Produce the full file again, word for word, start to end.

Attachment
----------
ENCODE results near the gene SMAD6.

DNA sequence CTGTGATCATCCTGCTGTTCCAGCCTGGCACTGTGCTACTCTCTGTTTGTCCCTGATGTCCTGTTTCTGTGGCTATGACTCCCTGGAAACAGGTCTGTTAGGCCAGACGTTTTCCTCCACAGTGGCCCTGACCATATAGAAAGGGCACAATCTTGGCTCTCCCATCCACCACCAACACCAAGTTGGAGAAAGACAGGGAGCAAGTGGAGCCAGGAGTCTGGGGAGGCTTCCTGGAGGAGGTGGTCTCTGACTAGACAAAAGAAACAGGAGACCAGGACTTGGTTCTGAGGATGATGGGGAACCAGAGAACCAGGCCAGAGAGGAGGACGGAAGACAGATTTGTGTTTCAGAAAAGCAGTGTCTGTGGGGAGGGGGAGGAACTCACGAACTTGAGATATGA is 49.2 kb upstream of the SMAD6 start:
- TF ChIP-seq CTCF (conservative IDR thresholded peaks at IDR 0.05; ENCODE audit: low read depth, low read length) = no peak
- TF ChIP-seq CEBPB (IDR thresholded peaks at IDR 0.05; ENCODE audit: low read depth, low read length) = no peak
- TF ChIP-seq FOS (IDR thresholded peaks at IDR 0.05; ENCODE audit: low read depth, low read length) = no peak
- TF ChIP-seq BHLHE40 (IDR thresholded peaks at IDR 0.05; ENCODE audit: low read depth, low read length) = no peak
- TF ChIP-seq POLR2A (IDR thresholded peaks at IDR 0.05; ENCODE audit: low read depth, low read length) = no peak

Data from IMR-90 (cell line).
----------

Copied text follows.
ENCODE results near the gene SMAD6.

DNA sequence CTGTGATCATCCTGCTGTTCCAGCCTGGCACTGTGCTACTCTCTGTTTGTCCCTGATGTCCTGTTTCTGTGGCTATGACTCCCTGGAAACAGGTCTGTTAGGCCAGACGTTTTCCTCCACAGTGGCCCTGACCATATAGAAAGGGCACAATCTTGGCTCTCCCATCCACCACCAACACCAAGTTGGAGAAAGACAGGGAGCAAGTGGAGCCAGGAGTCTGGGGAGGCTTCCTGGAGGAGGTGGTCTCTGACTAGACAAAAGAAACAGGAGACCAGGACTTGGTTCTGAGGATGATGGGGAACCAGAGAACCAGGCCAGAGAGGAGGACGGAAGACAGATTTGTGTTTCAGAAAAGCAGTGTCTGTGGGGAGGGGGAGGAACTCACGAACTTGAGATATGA is 49.2 kb upstream of the SMAD6 start:
- TF ChIP-seq CTCF (conservative IDR thresholded peaks at IDR 0.05; ENCODE audit: low read depth, low read length) = no peak
- TF ChIP-seq CEBPB (IDR thresholded peaks at IDR 0.05; ENCODE audit: low read depth, low read length) = no peak
- TF ChIP-seq FOS (IDR thresholded peaks at IDR 0.05; ENCODE audit: low read depth, low read length) = no peak
- TF ChIP-seq BHLHE40 (IDR thresholded peaks at IDR 0.05; ENCODE audit: low read depth, low read length) = no peak
- TF ChIP-seq POLR2A (IDR thresholded peaks at IDR 0.05; ENCODE audit: low read depth, low read length) = no peak

Data from IMR-90 (cell line).